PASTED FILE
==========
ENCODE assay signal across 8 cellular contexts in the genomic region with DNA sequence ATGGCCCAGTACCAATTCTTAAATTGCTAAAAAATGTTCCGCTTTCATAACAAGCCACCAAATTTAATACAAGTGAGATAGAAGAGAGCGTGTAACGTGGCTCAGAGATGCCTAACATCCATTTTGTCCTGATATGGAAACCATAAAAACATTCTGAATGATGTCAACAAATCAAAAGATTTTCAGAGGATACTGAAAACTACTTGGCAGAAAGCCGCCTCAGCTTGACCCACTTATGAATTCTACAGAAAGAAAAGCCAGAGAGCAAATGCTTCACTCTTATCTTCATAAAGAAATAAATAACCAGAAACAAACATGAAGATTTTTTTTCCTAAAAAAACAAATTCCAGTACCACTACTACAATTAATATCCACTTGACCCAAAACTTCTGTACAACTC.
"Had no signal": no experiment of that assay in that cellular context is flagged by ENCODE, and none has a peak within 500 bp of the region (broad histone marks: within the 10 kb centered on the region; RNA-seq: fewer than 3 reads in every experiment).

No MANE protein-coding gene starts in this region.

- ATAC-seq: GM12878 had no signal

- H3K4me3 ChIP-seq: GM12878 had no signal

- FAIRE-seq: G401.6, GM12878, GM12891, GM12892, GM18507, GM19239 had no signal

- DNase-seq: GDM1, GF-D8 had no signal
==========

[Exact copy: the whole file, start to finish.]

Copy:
ENCODE assay signal across 8 cellular contexts in the genomic region with DNA sequence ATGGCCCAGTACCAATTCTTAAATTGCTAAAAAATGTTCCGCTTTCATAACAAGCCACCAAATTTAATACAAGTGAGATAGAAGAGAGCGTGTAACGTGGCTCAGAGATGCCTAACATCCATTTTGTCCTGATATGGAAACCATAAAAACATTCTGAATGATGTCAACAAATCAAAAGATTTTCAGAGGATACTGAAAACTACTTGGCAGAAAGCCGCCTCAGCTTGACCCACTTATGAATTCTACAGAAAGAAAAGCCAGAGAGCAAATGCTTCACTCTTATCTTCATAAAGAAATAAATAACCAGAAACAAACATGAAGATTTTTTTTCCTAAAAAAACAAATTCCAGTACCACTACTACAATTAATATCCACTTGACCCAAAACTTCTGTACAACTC.
"Had no signal": no experiment of that assay in that cellular context is flagged by ENCODE, and none has a peak within 500 bp of the region (broad histone marks: within the 10 kb centered on the region; RNA-seq: fewer than 3 reads in every experiment).

No MANE protein-coding gene starts in this region.

- ATAC-seq: GM12878 had no signal

- H3K4me3 ChIP-seq: GM12878 had no signal

- FAIRE-seq: G401.6, GM12878, GM12891, GM12892, GM18507, GM19239 had no signal

- DNase-seq: GDM1, GF-D8 had no signal